EDS map of schist
Geologists combine both field and laboratory analysis to unravel the geological history of a region. In the field, they identify the different rocks types and geological structures which then get used to create a geological map. In the lab, geologists can use a wide range of techniques to further examine the rocks they have collected. This can include slicing the rocks into thin sections only 30 碌m thick for use in optical microscopy where individual minerals can be identified, isotope analysis to work out how old certain minerals are, and electron microscopy analysis to investigate microscale structures as well as detailed elemental compositions.
This case study features a sample of a schist from Omeo in east Victoria, Australia, which sits at the southern end of the Wagga-Omeo Metamorphic Belt and is part of the 200,000 km2 Lachlan Fold Belt. Schists are metamorphic rocks that are produced when sedimentary rocks experience low-temperature and low-pressure metamorphism. This causes the platy minerals in them to align and wrap around larger, more rigid crystals. However, because these platy minerals are often very small it is difficult to fully understand the features of the rock without microscopic analysis.

After cutting a small piece of rock from the main sample and mounting it in an SEM-safe resin, it was polished flat to allow for good quality compositional data to be collected using our JEOL IT-800 FEG-SEM.听
Backscattered electron (BSE) imaging creates a greyscale that reflects the atomic number contrast of the sample, where high atomic number elements show as white and light greys whilst low atomic number elements are darker. This means that different minerals appear as different shades of grey, allowing for the first stages of characterisation to begin.听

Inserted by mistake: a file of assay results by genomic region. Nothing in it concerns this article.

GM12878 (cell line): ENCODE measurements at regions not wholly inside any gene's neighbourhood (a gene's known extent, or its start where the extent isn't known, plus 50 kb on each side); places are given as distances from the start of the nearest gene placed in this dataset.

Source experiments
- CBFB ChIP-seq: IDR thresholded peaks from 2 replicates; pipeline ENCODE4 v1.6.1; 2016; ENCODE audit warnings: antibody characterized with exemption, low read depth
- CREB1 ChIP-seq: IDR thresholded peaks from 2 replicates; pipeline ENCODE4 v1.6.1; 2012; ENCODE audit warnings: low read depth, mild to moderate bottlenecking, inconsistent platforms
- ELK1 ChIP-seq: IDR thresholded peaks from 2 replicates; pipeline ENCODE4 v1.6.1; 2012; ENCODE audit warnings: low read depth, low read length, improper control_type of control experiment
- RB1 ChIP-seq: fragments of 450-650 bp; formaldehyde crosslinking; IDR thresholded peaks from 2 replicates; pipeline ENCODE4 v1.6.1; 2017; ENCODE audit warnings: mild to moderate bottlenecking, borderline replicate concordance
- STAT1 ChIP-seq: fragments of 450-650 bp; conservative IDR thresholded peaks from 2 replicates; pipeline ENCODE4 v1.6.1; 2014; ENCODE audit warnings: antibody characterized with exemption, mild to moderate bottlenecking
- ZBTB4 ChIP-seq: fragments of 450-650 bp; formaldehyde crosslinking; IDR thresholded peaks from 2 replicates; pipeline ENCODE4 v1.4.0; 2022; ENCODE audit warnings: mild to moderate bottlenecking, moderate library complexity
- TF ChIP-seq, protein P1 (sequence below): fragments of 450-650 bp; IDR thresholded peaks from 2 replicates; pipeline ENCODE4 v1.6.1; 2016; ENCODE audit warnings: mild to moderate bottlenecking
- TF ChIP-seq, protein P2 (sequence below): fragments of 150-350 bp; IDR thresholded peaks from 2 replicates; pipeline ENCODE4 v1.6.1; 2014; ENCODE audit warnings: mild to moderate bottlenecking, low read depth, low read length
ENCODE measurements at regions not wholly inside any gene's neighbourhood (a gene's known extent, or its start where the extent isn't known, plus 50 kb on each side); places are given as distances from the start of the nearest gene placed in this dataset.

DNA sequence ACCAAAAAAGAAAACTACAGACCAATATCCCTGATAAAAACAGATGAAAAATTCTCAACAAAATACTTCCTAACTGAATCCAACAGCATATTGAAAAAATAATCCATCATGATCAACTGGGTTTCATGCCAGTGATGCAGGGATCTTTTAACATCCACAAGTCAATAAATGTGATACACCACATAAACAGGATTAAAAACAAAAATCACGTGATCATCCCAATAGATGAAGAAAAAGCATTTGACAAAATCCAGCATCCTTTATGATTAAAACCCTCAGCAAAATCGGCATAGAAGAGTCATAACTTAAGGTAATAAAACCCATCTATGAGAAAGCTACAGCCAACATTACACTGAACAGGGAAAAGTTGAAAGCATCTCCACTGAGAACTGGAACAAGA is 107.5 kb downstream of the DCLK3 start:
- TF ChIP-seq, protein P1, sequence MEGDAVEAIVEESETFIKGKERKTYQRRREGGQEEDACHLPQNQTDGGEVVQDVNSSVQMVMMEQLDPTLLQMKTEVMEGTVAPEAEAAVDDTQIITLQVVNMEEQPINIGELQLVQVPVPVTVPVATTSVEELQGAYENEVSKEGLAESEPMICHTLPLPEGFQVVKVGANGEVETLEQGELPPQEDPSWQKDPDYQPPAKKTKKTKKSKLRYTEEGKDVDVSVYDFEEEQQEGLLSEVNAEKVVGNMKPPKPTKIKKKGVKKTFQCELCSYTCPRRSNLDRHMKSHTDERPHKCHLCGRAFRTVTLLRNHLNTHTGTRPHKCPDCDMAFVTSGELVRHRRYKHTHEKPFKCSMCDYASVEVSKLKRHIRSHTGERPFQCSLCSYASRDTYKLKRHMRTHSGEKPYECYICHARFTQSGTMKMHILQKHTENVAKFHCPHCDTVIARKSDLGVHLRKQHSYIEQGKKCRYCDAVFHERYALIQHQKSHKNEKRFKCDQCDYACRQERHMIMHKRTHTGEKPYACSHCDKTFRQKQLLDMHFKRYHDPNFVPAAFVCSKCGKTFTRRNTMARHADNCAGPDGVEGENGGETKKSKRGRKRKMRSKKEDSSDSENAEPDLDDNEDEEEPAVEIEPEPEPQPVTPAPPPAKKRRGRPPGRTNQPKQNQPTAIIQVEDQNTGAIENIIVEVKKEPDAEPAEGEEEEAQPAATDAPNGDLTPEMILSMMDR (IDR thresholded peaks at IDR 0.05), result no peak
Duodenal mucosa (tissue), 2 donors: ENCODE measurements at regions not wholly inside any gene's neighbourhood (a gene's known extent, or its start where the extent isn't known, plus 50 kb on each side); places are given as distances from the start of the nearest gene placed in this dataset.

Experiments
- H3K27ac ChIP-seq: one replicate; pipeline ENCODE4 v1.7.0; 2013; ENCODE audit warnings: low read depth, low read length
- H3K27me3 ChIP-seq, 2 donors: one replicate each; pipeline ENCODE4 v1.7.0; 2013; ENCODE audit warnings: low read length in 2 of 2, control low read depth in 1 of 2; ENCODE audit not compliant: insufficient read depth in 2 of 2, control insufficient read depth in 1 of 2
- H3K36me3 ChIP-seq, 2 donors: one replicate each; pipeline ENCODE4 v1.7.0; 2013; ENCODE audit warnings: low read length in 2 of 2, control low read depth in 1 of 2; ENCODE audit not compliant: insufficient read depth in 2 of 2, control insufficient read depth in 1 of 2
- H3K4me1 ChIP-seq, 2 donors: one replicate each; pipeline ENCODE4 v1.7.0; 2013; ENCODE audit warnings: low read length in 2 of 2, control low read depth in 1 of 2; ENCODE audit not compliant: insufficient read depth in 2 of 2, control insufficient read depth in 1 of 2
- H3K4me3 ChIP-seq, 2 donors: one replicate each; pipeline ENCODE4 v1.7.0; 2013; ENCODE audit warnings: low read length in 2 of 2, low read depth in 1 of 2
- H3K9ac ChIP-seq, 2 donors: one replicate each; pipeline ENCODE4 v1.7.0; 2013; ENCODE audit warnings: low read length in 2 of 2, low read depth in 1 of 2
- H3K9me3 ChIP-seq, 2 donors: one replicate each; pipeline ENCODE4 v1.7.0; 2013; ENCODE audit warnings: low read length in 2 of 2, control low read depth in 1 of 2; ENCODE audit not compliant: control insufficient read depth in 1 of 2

In particular, BSE imaging of this sample reveals the distribution of key minerals such as biotite mica (light grey) and quartz (dark grey), and gives a much clearer idea as to the texture of the schist than is possible through optical microscopy. The Omeo schist shows a number of bands of minerals that have been deformed into waves, likely reflecting larger-scale regional metamorphic deformation.
Schist BSE
BSE image of the Omeo Schist
Schist EDS
Layered element map of the Omeo schist.
Electron microscopy can also be used to analyse the composition of minerals at an elemental scale through either energy dispersive spectroscopy (EDS) or wavelength dispersive spectroscopy (WDS). Here, EDS was used to create coloured element maps of the sample which can be layered together to show the distribution of different minerals. In this colour scheme, blue is quartz, green is muscovite mica, and pink and yellow are different compositions of biotite mica.听
Element maps like this can be used to guide further research by revealing areas of interest. For example, the composition and location of a particular mineral in a sample can then be applied to dating techniques such as laser ablation or more advanced electron microscopy techniques including electron backscatter diffraction (EBSD) which allows researchers to investigate strain and deformation of a crystal.
During metamorphism, schists can grow "porphyroblasts" - a large mineral crystal that has grown within a fine-grained matrix that often wraps around the newly-formed porphyroblast. In the field, these porphyroblasts were identified as an aluminum-silicate mineral called andalusite. However, analysis through electron microscopy reveals that these porphyroblasts are actually an aggregate of quartz (blue), mica (pink and yellow), and apatite (green) with only tiny pieces of <40 碌m andalusite (red) found, suggesting that the schist has undergone more alteration than originally thought.
Electron microscopy has revealed significantly more detail about the low-grade metamorphism and alteration that occurred in the Wagga-Omeo Metamorphic Belt than would be possible through optical microscopy. Future EBSD and compositional analysis should provide even greater insights into the deformation and alteration recorded by this schist.
Schist knot eds
Layered element map of an altered porphyroblast in the Omeo schist.

More information

If you would like more information on how electron microscopy - particularly EDS and WDS - could benefit your research, please contact Dr Jen Mitchell.